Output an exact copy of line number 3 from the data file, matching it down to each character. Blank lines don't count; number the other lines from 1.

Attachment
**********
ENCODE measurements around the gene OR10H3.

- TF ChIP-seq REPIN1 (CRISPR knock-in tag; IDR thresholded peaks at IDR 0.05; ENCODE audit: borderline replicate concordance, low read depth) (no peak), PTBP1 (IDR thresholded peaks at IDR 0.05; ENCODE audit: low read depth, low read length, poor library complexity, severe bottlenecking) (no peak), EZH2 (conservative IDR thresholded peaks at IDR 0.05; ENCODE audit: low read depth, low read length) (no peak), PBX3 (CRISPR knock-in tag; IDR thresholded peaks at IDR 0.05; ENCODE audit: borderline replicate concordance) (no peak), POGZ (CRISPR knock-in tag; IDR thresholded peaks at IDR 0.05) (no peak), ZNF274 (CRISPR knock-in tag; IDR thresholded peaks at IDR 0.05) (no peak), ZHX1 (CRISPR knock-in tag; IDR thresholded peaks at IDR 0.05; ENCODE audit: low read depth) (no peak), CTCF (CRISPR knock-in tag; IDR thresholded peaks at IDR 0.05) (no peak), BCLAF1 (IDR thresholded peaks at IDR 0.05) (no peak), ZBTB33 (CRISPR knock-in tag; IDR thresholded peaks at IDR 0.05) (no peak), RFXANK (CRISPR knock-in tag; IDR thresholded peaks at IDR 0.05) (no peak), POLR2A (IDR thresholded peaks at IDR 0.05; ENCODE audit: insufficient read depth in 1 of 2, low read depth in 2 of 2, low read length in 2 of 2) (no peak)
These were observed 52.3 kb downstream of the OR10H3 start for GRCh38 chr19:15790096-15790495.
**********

These were observed 52.3 kb downstream of the OR10H3 start for GRCh38 chr19:15790096-15790495.